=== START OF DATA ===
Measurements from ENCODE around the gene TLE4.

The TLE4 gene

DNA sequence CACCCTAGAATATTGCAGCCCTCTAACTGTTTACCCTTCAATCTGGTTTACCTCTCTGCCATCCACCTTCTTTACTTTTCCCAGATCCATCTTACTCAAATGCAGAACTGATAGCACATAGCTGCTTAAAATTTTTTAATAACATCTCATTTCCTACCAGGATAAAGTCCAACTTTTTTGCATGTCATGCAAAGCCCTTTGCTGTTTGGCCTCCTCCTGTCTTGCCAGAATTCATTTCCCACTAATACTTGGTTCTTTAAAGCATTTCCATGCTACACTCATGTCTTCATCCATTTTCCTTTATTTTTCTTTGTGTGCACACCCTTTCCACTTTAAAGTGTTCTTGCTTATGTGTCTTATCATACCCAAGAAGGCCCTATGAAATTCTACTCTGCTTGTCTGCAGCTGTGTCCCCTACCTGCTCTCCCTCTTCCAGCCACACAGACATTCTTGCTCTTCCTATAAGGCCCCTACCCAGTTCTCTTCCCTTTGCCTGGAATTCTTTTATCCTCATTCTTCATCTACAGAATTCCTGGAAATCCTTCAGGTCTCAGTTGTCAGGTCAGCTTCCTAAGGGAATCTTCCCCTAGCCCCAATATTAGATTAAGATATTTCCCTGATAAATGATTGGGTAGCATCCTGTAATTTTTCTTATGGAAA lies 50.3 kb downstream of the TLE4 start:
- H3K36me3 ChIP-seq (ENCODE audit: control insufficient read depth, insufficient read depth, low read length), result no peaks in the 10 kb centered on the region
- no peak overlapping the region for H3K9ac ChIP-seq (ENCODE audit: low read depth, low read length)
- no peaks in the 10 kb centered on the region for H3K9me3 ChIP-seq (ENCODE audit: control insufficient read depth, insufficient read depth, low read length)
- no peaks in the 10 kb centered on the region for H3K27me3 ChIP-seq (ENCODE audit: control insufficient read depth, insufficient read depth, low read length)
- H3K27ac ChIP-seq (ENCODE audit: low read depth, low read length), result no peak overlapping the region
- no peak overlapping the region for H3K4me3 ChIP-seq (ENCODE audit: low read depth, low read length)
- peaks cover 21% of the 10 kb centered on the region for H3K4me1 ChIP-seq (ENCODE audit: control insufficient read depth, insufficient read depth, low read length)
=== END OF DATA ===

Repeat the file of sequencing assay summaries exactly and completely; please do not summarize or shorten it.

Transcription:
Measurements from ENCODE around the gene TLE4.

The TLE4 gene

DNA sequence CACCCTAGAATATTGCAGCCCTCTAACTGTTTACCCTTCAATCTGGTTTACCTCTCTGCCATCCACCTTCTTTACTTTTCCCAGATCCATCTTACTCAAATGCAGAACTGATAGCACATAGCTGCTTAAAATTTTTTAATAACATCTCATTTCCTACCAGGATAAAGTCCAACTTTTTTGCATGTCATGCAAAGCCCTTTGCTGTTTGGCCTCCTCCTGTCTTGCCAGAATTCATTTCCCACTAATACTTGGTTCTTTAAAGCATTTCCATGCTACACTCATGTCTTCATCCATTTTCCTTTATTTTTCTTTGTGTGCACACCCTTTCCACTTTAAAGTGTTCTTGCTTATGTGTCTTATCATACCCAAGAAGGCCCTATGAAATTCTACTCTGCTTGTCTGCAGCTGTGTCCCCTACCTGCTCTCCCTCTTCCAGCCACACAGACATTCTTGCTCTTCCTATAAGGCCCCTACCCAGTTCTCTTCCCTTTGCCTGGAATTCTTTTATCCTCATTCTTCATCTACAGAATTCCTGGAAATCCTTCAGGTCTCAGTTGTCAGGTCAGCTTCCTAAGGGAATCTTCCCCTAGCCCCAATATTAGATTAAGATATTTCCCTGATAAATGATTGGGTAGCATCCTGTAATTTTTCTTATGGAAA lies 50.3 kb downstream of the TLE4 start:
- H3K36me3 ChIP-seq (ENCODE audit: control insufficient read depth, insufficient read depth, low read length), result no peaks in the 10 kb centered on the region
- no peak overlapping the region for H3K9ac ChIP-seq (ENCODE audit: low read depth, low read length)
- no peaks in the 10 kb centered on the region for H3K9me3 ChIP-seq (ENCODE audit: control insufficient read depth, insufficient read depth, low read length)
- no peaks in the 10 kb centered on the region for H3K27me3 ChIP-seq (ENCODE audit: control insufficient read depth, insufficient read depth, low read length)
- H3K27ac ChIP-seq (ENCODE audit: low read depth, low read length), result no peak overlapping the region
- no peak overlapping the region for H3K4me3 ChIP-seq (ENCODE audit: low read depth, low read length)
- peaks cover 21% of the 10 kb centered on the region for H3K4me1 ChIP-seq (ENCODE audit: control insufficient read depth, insufficient read depth, low read length)